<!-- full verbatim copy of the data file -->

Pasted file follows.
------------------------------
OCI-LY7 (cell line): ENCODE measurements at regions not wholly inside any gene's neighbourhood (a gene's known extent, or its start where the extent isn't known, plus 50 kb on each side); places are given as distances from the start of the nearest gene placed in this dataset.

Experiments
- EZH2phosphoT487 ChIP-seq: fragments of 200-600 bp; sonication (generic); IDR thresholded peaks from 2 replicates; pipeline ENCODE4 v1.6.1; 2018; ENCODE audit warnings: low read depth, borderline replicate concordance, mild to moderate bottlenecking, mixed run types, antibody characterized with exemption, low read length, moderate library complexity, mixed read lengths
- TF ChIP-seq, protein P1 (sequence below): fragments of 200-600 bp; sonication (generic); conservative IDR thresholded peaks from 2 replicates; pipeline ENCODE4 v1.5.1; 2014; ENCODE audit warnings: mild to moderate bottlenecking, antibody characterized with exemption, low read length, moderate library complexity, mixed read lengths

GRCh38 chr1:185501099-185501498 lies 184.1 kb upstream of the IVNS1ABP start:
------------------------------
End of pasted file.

OCI-LY7 (cell line): ENCODE measurements at regions not wholly inside any gene's neighbourhood (a gene's known extent, or its start where the extent isn't known, plus 50 kb on each side); places are given as distances from the start of the nearest gene placed in this dataset.

Experiments
- EZH2phosphoT487 ChIP-seq: fragments of 200-600 bp; sonication (generic); IDR thresholded peaks from 2 replicates; pipeline ENCODE4 v1.6.1; 2018; ENCODE audit warnings: low read depth, borderline replicate concordance, mild to moderate bottlenecking, mixed run types, antibody characterized with exemption, low read length, moderate library complexity, mixed read lengths
- TF ChIP-seq, protein P1 (sequence below): fragments of 200-600 bp; sonication (generic); conservative IDR thresholded peaks from 2 replicates; pipeline ENCODE4 v1.5.1; 2014; ENCODE audit warnings: mild to moderate bottlenecking, antibody characterized with exemption, low read length, moderate library complexity, mixed read lengths

GRCh38 chr1:185501099-185501498 lies 184.1 kb upstream of the IVNS1ABP start: